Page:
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Women's Health Education Program (WHEP) Blog Is Social Freezing Really Beneficial?

Scientist handling samples for cryopreservation.

May 9, 2022
By Architha Sudhakar, Drexel University College of Medicine

A new trend is spreading across Silicon Valley: In 2014 Apple and Facebook made headlines by offering to cover oocyte freezing for its employees as a part of health benefits. The move gained a lot of publicity and brought the tricky conversation of parenthood and the workforce back to the forefront. But while many media outlets lauded the companies’ efforts as progressive and innovative, I along with many others question whether “social freezing” is truly as beneficial as claimed.

People with ovaries are born with a set number of oocytes, which gradually decline in number beginning at menstruation, then steeply drop off after 37 years. Issues such as oocyte quality and chromosomal instability can impact fetuses of “geriatric” parents (pregnant people over 35 years). There are also significant parental risks associated with advanced age at pregnancy. All things considered, most obstetricians advise patients to consider pregnancy earlier if possible. However, the American workforce does not agree.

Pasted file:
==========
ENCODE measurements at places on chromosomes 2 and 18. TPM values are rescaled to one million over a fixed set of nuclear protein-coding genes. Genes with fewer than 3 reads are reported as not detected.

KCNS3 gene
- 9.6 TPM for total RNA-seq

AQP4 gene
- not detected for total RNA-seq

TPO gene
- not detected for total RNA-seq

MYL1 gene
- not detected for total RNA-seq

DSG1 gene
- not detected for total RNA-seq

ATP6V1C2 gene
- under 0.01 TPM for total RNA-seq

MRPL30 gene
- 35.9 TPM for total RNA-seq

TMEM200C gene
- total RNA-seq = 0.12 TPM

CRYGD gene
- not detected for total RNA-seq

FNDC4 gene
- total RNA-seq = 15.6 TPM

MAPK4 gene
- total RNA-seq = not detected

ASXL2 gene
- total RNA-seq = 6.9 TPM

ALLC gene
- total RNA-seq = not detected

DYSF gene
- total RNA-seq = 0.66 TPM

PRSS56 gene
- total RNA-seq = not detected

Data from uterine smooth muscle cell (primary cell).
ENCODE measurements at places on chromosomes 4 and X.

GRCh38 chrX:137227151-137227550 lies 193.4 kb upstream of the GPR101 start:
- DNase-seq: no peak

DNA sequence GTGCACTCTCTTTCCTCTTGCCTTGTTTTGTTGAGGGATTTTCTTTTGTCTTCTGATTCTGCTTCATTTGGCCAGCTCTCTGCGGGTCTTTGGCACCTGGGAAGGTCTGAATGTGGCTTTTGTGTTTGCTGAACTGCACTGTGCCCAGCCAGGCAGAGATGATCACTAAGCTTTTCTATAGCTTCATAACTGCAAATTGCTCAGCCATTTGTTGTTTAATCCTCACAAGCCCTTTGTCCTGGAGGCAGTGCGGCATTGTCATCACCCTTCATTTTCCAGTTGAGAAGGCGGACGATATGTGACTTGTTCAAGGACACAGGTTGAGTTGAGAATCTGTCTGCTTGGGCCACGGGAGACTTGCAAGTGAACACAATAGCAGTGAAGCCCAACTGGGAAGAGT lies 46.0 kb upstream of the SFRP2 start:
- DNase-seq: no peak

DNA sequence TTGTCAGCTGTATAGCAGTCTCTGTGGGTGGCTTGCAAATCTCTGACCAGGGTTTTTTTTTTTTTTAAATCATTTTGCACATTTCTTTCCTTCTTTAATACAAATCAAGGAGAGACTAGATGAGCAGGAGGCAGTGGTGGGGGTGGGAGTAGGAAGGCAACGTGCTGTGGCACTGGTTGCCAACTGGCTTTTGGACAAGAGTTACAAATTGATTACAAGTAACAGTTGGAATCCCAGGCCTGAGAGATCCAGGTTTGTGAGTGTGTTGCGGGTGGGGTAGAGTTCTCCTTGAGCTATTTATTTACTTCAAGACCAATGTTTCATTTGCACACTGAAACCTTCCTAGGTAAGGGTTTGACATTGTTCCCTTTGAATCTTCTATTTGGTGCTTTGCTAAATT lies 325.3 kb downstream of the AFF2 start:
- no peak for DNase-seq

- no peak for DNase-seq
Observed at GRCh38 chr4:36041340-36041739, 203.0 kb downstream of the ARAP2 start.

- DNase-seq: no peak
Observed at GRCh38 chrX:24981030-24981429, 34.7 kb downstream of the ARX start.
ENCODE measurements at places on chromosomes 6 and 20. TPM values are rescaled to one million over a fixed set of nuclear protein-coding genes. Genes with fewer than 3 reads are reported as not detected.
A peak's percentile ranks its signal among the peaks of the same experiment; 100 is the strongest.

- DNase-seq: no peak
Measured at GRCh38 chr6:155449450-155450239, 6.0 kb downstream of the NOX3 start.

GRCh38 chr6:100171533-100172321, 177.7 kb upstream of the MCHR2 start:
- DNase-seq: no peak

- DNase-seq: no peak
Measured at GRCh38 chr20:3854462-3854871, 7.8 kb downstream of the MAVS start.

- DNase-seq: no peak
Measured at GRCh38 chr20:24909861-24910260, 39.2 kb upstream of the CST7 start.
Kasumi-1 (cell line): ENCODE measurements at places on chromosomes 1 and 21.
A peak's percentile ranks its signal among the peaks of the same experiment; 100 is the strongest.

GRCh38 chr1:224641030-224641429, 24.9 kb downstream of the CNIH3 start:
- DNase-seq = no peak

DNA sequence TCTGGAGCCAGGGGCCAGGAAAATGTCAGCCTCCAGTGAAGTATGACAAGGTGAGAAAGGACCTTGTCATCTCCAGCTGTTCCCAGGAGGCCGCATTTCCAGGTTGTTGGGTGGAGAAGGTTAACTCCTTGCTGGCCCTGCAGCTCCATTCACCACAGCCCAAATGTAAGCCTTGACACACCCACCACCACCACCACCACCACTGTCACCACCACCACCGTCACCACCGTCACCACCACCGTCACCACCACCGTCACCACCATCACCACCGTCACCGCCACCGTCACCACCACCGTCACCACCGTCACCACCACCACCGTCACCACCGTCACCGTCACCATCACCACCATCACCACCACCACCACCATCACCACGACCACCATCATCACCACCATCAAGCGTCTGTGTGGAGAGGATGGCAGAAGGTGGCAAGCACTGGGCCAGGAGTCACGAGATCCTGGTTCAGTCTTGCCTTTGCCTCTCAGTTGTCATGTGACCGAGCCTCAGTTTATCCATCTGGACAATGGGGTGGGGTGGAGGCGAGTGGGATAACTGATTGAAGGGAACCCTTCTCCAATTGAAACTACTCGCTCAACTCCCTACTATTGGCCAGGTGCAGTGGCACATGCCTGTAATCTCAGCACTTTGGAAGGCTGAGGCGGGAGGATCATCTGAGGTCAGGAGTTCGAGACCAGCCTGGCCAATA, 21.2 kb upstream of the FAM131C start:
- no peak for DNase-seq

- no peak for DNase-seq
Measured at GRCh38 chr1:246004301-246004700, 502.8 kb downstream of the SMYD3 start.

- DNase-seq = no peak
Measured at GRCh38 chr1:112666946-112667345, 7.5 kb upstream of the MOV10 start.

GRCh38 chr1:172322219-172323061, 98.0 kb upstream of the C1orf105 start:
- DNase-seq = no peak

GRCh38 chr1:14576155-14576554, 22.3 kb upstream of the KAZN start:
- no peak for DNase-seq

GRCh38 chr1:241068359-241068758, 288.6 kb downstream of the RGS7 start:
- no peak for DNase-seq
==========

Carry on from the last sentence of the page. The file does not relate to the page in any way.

Although policies such as FMLA (Family and Medical Leave Act of 1993) mandate companies to offer unpaid leave to employees, most people still face repercussions upon returning to work after giving birth. Loss of promotions, being shifted to less desirable projects, and smaller salary increases make maternity leave a difficult decision. Moreover, the hardships don’t end after pregnancy. Many women, especially in tech, cite motherhood as the primary reason for leaving the field. As such, it is no surprise that Silicon Valley is attempting to entice female employees into staying by encouraging them to put off pregnancy.

Since 2014, many other large companies have followed Apple and Facebook’s example. While social freezing itself is an innovative technology with many promising opportunities for patients, addressing the imbalance between parenthood and the workforce is not one of them. In fact, many journalists have voiced their doubts as to the true intentions of these corporations. Offering social freezing as a “perk” sends a subtle message to prioritize profession over family. Rather, if there was true interest in advancing women, incorporating policies such as flexible work arrangements, corporate-sponsored childcare, and extended leave would be more beneficial.

Women have more than earned their place in the American workforce. Their contribution deserves to be prioritized and valued. Companies that invest in women have historically been successful and made a lasting impact in society. As we continue to push past biological barriers through science, I encourage employers to push past social barriers and embrace women in their companies.


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Women's Health Education Program
Drexel University College of Medicine
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